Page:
HERE’S OUR BACKSTAGE ROUNDUP OF LONDON FASHION WEEK WOMENSWEAR
London Fashion Week featured highlights such as the Queen visiting her first fashion show, Chistopher Bailey’s monumental final collection for Burberry that was dedicated to Gay Pride or Christopher Kane‘s show that celebrated the joys of sex. While the week itself has been and gone, you can relive it through our backstage roundup of some of our favourite shows, presentations and happenings:
Having graduated from Central Saint Martens in 2014, Robertson quickly developed a following for her signature use of intricate embroidery and this season was no different. Mixed tartan dresses and tailored pieces arrived adorned and embellished with her signature iridescent floral motifs. The show also featured decorative headpieces, glittery textiles as well as asymmetrical sleeves.
Eudon Choi began his career as a menswear designer in Korea before transitioning to womenswear after an MA at the Royal College of Arts. This masculine element still pervades his design, as evidenced by his strong, everpresent tailoring aspect. But here, the tailoring takes on a feminine quality through his flowing, belted trenchcoats, soft fisherman’s knits and oversized scarves. The key pieces, however, are the colourful fishing hats (made in collaboration with milliner Noel Stuart) that pay homage to Choi’s holiday in St. Ives, Cornwall, a tiny coastal fishing village in England.
Williams often focuses on innovative textiles in her garments and this season she took inspiration from the A-line silhouettes and colours of the Sixties. Bright, metallic-tinged knits and dresses with geometric, houndstooth and gingham patterns were prevalent and contrasted with plainer, matt pieces. There was a subtle ode to Lurex in the three shiny metallic rings of Lurex that surrounded the socks and ankles of each model.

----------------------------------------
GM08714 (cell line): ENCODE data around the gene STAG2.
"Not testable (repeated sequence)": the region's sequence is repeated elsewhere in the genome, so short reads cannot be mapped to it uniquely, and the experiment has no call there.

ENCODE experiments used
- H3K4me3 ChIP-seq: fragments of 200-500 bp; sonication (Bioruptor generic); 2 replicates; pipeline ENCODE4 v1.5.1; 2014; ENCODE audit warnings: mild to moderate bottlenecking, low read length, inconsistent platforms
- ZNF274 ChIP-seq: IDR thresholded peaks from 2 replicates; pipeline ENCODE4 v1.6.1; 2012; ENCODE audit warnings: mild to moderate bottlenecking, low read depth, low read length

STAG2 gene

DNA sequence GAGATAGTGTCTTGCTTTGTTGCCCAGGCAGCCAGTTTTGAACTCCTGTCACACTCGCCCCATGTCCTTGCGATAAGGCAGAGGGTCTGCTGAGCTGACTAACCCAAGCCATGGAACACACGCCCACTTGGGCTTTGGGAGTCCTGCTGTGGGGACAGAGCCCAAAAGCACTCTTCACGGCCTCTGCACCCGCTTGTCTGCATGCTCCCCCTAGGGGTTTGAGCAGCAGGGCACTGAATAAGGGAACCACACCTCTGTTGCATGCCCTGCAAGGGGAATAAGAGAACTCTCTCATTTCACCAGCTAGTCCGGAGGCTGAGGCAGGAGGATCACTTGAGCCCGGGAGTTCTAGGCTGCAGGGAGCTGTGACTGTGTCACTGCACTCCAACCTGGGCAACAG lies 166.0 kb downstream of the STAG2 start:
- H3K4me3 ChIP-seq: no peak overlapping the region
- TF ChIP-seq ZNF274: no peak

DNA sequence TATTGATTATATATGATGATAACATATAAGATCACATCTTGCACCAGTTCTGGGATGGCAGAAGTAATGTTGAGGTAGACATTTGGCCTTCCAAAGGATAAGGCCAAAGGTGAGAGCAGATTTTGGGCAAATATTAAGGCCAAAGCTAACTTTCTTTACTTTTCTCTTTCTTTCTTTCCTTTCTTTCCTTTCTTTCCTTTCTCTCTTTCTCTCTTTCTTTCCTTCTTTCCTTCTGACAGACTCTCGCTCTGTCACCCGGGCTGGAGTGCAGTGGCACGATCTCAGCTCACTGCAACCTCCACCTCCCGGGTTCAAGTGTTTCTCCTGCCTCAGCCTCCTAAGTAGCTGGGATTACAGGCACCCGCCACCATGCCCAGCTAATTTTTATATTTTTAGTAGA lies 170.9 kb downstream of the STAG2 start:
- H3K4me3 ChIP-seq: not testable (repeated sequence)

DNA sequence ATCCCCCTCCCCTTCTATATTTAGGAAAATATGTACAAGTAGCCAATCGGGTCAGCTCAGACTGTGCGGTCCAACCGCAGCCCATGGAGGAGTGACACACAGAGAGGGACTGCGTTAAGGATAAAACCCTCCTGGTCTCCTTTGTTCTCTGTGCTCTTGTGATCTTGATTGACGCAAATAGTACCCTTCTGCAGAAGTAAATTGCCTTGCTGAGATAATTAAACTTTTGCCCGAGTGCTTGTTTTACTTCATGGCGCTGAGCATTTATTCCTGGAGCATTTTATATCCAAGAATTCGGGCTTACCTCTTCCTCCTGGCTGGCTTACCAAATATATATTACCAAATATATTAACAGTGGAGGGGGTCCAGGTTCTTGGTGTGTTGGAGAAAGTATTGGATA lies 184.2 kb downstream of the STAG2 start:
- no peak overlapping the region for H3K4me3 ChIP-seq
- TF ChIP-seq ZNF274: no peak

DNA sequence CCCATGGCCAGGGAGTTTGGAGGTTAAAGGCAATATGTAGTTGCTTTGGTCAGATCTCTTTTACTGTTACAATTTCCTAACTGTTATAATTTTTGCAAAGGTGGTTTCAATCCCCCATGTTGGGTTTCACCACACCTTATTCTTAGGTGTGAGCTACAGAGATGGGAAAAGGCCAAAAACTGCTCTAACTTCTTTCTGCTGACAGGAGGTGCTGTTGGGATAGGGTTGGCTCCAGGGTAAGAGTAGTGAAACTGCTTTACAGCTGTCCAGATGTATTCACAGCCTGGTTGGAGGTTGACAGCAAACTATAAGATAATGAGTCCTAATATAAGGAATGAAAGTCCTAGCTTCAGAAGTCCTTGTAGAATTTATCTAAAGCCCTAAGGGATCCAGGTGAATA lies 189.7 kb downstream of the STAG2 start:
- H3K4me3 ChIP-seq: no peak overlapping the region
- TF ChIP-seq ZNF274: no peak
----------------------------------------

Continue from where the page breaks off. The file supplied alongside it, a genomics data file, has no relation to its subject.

Coming from a family of illustrators, the Frankfurt-born designer counts Björk as one of her clients who has bought Knorr‘s outfits to wear both on and offstage. Knorr explores reductive notions of femininity and presents a more complex, alternative vision of “sexiness” that is far less reliant upon revealing flesh. You can sense this through her signature skin-tight drapery that pull and caresses the female body, creating a dynamic and bold silhouette. This season she incorporated more sheer and reflective fabrics in a palette of bold red, sky blue, silver and black.
When Teatum Jones cast Kelly Knox in their SS18 show, it was the first time a disabled model had ever walked in London Fashion Week. This epitomises the brand’s diverse approach to casting that translates to their inclusive collections: there’s something for everyone here. The show itself consisted of oversized coats, pleating, tailored suits and flowing dresses that emphasised a unique, mature view of femininity.
Quinn graduated from CSM less than two years ago but this season he can already count himself as the first person to ever have had the Queen, Her Royal Majesty, in attendance. She was there to hand out the inaugural Queen Elizabeth II Award for British Design that recognises the role fashion has to play in society and the economy. This isn’t his first accolade, however, as the young British designer also picked up the H&M Design award in 2017. He also gives back, having opened up his own textile print space in Peckham to share with students and fellow designers. Quinn’s aesthetic sensibility is characterised by bravado and a penchant for the loud, audacious mixing of prints. This season, polka dot collided with pleated florals as some models had faces 0bscured with headscarves and motorcycle helmets. Quinn’s silhouettes consisted of voluminous dresses, oversized down jackets as well as cinched and raised waistlines.
Photography by Michelle Marshall